CERN congratulates Rainer Weiss, Barry C. Barish and Kip S. Thorne of the LIGO/Virgo Collaboration on the award of the Nobel Prize in Physics "for decisive contributions to the LIGO detector and the observation of gravitational waves".
On 11 February 2016, the Laser Interferometer Gravitational-Wave Observatory (LIGO) scientific collaboration and the Virgo collaboration announced that they had detected gravitational waves – ripples in the fabric of space-time – for the first time. On that day, the collaborations published a historic paper in which they showed a gravitational signal emitted by the collision of two black holes about 1000 million light-years away, 36 and 29 times more massive than our Sun respectively. The first ever direct detection of gravitational waves confirmed one of the major predictions of Einstein’s theory of general relativity, nearly one hundred years since it was proposed.
The first signal was recorded on 14 September 2015. A second signal was detected three months later, and a third came in January 2017 and was announced by researchers in June this year. The LIGO and Virgo collaborations announced that they had detected a fourth gravitational wave signal, the first observation made using three different detectors, just last week.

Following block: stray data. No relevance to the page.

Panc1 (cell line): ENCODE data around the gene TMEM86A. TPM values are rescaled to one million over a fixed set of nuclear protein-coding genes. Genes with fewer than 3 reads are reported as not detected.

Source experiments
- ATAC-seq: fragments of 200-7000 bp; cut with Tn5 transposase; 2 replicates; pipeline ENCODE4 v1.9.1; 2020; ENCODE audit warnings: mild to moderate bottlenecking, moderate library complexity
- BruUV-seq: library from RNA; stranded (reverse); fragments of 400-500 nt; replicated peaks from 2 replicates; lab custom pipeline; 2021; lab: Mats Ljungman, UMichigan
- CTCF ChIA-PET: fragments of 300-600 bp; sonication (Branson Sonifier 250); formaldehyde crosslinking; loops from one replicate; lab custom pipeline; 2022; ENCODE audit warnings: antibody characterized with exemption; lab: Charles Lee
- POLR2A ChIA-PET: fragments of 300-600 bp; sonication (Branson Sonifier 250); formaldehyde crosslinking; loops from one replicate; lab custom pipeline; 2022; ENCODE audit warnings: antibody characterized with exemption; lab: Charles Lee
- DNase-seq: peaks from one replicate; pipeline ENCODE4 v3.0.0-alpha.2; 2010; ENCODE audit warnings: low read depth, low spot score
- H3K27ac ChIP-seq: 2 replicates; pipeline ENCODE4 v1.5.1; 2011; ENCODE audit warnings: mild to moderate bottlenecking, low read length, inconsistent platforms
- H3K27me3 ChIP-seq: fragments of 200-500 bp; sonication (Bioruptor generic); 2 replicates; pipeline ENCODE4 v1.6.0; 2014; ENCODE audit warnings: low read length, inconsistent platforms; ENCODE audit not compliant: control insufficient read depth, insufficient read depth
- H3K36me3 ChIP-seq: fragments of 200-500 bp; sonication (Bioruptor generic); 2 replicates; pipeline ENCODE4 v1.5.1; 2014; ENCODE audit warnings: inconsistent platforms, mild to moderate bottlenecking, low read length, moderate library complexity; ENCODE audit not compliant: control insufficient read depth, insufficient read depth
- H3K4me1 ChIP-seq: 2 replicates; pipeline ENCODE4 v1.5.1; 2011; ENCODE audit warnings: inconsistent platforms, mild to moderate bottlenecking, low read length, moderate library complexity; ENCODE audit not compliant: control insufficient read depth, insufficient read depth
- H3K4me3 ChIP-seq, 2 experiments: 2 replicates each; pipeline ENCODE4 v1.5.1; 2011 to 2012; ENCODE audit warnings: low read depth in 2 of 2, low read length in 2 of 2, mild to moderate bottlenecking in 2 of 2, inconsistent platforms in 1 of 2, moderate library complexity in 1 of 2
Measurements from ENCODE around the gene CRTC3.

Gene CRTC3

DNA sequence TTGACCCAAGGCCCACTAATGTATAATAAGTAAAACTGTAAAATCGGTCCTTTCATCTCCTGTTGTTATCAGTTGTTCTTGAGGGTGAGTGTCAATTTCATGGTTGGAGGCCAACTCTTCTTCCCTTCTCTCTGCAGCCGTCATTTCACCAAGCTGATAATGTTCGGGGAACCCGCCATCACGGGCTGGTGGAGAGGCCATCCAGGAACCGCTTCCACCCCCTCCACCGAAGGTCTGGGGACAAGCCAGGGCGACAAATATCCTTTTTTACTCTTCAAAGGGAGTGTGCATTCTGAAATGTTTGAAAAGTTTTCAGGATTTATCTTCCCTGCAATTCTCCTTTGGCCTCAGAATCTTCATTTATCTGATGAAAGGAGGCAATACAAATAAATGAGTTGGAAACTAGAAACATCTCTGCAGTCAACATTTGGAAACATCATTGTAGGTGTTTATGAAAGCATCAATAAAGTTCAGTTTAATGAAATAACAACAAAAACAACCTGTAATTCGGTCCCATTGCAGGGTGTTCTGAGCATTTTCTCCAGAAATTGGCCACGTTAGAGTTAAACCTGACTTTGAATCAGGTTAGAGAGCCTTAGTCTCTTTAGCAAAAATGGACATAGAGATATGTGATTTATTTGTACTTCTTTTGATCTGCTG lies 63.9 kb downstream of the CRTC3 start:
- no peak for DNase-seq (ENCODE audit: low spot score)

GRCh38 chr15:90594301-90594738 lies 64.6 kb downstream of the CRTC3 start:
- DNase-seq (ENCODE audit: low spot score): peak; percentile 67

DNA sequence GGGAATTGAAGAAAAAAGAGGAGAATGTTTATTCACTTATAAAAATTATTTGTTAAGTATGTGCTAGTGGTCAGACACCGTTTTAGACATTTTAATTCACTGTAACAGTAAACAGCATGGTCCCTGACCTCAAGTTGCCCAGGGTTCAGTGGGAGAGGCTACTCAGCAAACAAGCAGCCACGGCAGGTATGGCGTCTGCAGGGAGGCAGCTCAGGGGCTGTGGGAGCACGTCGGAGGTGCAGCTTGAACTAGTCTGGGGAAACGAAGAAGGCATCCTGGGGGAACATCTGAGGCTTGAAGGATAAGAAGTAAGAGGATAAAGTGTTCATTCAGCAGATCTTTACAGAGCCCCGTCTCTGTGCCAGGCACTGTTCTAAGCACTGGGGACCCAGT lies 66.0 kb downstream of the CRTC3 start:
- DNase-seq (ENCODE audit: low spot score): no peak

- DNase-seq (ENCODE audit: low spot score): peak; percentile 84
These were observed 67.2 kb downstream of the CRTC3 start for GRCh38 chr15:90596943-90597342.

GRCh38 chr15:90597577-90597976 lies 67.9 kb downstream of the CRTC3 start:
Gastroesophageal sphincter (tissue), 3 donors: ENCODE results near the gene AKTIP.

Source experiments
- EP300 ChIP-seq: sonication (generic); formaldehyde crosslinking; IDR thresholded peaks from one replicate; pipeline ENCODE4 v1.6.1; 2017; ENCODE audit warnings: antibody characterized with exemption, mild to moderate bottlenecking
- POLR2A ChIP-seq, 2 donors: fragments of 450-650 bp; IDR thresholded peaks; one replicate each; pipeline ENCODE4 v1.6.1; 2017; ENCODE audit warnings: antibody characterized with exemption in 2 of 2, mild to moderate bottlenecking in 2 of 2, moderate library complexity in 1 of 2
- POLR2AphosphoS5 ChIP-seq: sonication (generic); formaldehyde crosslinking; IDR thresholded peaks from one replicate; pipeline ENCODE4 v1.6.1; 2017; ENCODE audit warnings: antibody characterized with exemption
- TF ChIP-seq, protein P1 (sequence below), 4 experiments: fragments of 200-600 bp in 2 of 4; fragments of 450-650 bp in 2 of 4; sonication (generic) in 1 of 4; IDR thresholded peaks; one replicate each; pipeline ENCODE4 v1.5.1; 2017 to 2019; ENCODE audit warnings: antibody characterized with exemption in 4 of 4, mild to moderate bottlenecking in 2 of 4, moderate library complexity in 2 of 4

On the historical day of the first official announcement to the scientific community and the public, Barry Barish, one of the founding fathers of the LIGO experiment, gave a seminar at CERN in a packed Main Auditorium. The relationship between the gravitational wave community and CERN didn’t stop there: on 1 September 2017, scientists from both communities met at CERN to identify technology synergies for the future, from the theoretical and experimental points of view.
The gravitational wave discovery opens a completely new window to look at the universe.
Watch the video of Kip Thorne recorded in 2016. Kip Thorne describes his own role and that of colleagues Rainer Weiss and Barry Barish in the discovery of gravitational waves.